Julie and I are enjoying a week in San Francisco and I had an opportunity to tour the Old Mint building over the weekend with the San Francisco Museum & Historical Society. Given the fact that this building was used until sometime in 1937, at least the very first series of Type I ingots had to be produced here.
The building itself remains a magnificent landmark but has recently become the focus of a legal battle between historical societies vying for control as well as responsibility for improvement plans and future use.
The north side courtyard and entry are presently being used for building access.
The lower level mainly consists of vault rooms with many older vault doors remaining intact like the first one on the left. While much has been restored to original condition, electrical lighting and of course, life safety components, have been added over the years.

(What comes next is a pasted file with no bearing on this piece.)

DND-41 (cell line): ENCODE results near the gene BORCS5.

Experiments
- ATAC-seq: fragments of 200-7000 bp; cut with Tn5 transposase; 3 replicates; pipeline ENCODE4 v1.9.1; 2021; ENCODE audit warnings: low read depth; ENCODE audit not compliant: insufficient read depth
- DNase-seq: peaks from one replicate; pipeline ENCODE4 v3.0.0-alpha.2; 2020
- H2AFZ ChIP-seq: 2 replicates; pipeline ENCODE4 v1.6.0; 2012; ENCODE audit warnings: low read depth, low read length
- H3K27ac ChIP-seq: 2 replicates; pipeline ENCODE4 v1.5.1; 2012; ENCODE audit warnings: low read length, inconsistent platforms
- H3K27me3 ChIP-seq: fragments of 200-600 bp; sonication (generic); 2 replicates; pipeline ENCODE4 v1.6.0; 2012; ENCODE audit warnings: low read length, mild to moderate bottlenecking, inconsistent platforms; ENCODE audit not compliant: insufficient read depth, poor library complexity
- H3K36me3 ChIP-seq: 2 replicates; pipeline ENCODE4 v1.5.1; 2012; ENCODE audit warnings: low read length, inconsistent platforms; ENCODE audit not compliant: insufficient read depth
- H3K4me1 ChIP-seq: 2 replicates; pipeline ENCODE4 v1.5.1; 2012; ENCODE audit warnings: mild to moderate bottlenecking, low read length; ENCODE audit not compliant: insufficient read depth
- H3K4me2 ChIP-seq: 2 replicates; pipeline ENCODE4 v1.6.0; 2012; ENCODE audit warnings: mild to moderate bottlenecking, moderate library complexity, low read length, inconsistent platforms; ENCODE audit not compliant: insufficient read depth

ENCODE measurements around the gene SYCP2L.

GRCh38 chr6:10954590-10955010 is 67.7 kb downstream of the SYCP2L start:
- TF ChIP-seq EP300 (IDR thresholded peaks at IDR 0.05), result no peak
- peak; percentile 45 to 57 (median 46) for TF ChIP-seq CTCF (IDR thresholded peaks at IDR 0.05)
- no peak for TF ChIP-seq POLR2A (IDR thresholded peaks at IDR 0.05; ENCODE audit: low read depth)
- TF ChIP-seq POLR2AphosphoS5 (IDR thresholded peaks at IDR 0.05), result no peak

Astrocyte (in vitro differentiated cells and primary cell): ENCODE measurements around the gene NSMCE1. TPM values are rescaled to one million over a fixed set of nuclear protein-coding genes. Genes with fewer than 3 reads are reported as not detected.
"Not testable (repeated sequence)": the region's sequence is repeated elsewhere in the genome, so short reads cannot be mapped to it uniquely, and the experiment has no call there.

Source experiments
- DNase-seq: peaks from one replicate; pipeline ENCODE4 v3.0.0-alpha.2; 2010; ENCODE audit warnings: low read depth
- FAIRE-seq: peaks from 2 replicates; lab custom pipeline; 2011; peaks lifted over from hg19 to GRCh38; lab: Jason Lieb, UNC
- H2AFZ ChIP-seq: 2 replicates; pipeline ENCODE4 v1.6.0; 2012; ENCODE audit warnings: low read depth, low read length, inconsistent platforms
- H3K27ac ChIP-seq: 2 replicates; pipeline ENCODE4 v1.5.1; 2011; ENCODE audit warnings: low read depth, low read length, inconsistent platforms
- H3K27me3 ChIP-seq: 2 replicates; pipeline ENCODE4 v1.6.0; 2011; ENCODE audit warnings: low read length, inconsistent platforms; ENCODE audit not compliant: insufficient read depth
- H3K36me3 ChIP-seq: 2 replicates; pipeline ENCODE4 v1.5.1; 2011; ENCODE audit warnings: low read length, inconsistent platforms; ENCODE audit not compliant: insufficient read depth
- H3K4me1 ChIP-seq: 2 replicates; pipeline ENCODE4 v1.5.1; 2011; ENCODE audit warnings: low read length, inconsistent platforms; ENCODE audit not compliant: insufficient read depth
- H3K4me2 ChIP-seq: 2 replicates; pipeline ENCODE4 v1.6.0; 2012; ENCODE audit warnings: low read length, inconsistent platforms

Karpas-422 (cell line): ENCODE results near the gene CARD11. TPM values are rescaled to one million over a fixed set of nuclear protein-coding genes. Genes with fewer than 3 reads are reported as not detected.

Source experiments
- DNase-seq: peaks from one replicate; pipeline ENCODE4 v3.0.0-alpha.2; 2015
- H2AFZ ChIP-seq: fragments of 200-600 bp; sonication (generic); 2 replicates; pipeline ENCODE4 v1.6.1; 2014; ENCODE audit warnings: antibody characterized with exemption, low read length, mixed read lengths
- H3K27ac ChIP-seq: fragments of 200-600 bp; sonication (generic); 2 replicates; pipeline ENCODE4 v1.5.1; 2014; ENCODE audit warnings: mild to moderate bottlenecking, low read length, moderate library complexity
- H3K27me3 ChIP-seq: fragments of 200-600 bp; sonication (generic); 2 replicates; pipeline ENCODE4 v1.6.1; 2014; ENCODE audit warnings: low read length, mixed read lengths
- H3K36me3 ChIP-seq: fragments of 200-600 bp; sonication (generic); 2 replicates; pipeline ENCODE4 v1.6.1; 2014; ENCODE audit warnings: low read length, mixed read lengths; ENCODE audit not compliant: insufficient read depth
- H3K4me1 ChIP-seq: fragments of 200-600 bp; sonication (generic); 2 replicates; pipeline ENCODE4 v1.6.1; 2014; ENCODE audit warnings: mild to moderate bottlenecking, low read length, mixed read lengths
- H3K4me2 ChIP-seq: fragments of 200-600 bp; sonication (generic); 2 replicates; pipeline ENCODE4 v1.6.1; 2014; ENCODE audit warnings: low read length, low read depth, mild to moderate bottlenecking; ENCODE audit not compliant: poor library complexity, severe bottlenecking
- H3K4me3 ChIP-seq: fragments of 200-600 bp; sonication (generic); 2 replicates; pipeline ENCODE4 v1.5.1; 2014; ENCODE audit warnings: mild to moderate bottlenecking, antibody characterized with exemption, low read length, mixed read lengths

Original construction design techniques included both security as well as earthquake protection. Massive 4' thick stone and masonry walls are used throughout the lower level.
Remnants of original gas lighting controls can be seen throughout the building. The bank of valves below was one of the main lighting control centers.
The main level has also been restored as close to original as could be determined. The small black objects along the ceiling line are original gas light fixtures.
The room below is one of the two identical original assay offices. Across the hall from each other, one served as receiving for precious metals and the other for payout after assaying and evaluation were complete. These rooms have been restored wonderfully, down to matching the original paint colors.
The upper portions of the assay offices are perimeter walkways where armed guards mantained watch over operations below.
A neat experience spending time in the Old Mint and thinking about standing where people dropped off scrap silver and came back for the ingots I now treasure.